As for the level of Japanese, the stories in Fiction were more readable than the essays, in my honest opinion. I (N2) breezed through most of them without any problem.

Hiromi Kawakami – God
Typical Kawakami. After my disappointment with Manazuru, this was nice. Not my favourite, but I enjoyed it all right. It’s not the easiest story in the book, but Kawakami’s style is quite straightforward and if you feel you’re ready to read real literature, this shouldn’t be a big challenge.

Otsuichi – Long Ago, in the Park at Twilight
This story was a bit of a disappointment. I like Otsuichi, his style is properly creepy, but I do not think this was a masterpiece. Short and easy to read though.

Shinji Ishii – The Parrot Meat Market
Ohhh this one was weird. I have no idea what to think about it, but I think I enjoyed it?? I guess? It’s interesting enough. This was one of the more difficult stories in the book.

Banana Yoshimoto – Mummy
This story was really weird. Well done, Yoshimoto, well done. I can’t quite pinpoint if it’s what I expect of Yoshimoto or not. Anyway, I enjoyed it (more than most of Yoshimoto’s things I’ve read lately).

Kaoru Kitamura – One Hundred Stories
I realllly liked this story. The language is simply and straightforward, and a very easy read. The plot was fun! A better horror story than Otsuichi’s, tbh (sorry, Otsuichi). This story definitely made me want to check out more by Kitamura.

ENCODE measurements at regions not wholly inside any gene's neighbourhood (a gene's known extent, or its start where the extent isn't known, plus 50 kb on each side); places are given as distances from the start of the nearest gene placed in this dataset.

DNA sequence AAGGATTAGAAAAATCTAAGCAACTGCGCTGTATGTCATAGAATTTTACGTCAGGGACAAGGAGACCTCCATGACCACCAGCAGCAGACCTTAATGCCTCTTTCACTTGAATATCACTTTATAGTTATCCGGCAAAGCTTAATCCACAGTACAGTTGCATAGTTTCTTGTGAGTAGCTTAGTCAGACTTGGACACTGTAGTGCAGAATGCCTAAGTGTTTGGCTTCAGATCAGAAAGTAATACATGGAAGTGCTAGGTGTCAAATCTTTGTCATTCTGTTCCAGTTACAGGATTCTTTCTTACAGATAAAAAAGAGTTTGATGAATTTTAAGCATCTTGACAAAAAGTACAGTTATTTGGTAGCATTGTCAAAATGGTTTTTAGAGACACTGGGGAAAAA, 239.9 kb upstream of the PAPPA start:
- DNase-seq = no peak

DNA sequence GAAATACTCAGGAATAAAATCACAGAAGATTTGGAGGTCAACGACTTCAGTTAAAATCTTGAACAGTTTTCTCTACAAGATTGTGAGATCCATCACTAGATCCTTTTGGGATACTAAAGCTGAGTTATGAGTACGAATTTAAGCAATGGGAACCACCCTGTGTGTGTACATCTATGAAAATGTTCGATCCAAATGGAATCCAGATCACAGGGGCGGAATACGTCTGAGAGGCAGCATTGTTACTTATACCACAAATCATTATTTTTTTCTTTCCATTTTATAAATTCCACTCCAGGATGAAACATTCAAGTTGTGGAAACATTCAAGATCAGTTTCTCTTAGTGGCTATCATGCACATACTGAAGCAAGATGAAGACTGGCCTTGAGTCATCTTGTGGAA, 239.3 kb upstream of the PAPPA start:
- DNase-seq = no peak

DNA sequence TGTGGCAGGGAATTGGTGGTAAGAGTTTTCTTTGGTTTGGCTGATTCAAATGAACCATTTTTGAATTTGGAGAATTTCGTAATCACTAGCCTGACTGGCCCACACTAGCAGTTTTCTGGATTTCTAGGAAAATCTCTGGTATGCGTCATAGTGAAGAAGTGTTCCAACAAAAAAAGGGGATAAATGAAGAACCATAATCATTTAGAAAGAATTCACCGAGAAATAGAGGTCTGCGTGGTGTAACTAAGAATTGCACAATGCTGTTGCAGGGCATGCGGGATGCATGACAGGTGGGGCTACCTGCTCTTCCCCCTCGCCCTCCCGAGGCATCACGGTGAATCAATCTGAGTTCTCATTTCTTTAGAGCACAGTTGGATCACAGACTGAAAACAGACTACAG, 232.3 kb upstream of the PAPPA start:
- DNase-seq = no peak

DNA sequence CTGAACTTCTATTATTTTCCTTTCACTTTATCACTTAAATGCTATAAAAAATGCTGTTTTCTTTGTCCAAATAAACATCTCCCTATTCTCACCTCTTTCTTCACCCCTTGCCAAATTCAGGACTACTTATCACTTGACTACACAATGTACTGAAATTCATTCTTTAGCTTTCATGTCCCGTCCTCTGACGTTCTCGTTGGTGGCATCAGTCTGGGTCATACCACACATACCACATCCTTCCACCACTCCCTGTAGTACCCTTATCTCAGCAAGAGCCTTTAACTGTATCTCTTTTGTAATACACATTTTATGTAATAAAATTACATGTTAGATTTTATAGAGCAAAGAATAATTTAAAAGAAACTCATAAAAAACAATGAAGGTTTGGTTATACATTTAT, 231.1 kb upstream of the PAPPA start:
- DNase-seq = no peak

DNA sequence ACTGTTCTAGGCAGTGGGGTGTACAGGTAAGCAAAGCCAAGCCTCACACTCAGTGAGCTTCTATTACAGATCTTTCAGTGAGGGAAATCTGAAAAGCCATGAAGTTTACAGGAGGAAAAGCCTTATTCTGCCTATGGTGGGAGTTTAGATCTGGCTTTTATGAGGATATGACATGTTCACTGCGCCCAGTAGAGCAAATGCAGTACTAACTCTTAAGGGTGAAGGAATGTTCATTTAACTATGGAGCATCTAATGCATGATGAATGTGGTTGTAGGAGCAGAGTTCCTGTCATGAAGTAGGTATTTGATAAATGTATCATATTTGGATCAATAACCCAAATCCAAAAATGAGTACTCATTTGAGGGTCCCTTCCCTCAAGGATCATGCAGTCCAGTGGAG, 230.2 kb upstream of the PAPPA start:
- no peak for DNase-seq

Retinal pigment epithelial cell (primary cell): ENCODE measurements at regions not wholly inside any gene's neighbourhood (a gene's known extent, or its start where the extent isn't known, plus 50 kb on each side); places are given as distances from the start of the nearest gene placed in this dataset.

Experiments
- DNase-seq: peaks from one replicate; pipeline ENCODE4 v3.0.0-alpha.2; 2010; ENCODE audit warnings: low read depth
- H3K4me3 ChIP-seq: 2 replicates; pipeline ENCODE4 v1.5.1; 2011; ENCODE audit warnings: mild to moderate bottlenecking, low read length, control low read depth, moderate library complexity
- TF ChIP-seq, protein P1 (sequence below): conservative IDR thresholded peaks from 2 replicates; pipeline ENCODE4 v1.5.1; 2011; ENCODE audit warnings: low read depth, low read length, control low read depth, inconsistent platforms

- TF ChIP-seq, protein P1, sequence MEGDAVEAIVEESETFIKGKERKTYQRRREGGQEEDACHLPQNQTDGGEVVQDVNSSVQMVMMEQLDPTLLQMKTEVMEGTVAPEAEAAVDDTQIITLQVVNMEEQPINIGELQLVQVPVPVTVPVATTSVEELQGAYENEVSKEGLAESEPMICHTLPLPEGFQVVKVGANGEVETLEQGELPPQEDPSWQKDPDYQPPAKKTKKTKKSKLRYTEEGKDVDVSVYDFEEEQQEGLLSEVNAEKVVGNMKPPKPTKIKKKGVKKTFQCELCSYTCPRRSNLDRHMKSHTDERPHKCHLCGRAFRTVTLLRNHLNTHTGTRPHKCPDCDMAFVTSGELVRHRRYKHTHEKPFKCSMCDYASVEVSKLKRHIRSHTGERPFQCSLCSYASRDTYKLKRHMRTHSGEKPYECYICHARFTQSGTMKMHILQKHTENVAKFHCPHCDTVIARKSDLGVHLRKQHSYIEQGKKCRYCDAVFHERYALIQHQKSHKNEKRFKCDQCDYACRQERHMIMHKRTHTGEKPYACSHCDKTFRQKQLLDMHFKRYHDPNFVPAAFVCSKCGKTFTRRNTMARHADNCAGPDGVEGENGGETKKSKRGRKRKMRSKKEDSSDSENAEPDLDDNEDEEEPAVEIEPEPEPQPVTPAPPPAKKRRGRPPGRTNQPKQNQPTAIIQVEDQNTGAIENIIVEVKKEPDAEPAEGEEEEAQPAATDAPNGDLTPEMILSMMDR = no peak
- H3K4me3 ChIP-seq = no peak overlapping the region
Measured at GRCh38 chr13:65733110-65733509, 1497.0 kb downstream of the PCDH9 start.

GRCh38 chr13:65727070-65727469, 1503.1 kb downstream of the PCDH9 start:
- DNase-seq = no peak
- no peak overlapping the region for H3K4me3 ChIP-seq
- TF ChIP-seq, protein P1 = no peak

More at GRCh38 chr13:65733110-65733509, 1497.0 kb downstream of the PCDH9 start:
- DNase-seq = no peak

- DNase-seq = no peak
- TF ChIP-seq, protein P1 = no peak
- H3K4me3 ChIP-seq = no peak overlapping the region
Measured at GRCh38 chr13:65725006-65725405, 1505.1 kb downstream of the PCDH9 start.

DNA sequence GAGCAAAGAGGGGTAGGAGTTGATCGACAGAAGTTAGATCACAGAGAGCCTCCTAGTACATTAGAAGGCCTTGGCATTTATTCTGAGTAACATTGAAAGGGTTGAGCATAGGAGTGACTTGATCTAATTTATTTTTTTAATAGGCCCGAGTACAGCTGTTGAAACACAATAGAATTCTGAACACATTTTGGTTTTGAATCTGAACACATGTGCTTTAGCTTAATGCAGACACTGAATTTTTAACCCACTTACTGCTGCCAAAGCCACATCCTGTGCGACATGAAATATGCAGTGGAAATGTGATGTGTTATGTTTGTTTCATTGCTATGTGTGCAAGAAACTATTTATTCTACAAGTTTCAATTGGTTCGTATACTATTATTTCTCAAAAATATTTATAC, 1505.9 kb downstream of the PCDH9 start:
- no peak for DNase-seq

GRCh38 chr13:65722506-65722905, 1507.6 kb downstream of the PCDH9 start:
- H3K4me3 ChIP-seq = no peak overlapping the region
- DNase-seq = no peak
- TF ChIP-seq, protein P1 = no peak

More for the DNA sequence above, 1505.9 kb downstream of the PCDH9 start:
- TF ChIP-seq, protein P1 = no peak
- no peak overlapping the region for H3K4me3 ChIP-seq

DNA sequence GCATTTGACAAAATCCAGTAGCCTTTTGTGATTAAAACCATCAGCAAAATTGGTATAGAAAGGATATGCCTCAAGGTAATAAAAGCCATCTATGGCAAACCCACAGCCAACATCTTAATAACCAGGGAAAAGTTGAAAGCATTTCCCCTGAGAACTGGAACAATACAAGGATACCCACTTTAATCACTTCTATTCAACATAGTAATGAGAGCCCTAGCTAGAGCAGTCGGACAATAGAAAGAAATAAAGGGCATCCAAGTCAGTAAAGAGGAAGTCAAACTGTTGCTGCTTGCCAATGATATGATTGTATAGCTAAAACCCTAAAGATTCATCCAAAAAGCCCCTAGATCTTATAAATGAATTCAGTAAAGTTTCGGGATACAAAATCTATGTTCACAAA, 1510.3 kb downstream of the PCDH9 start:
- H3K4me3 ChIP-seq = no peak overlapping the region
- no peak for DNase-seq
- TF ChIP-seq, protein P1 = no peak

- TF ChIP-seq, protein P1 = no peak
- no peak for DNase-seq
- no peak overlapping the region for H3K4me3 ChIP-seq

Yoko Tawada – To Pun
This story is literally everything that is wrong with the Japanese language (so I say, with love). It’s really short, not even two full pages, and it’s surprising. I really enjoyed it and it made for a perfect final story to end the book with. I’m also quite curious about Tawada’s other works now. I had only vaguely heard of her and had no idea she writes in both Japanese and German, which is just all the more reason for me to check her out.

[Review] Revenge, by Yoko Ogawa

[Review] Revenge, by Yoko Ogawa

[Review] Revenge, by Yoko OgawaRevenge by Yōko Ogawa
Published by Vintage on January 2nd, 2014 (first published 1998)
Genres: Horror, Japanese literature
Pages: 168
Goodreads
five-stars

A woman goes into a bakery to buy a strawberry cream tart. The place is immaculate but there is no one serving so she waits. Another customer comes in. The woman tells the new arrival that she is buying her son a treat for his birthday. Every year she buys him his favourite cake; even though he died in an accident when he was six years old.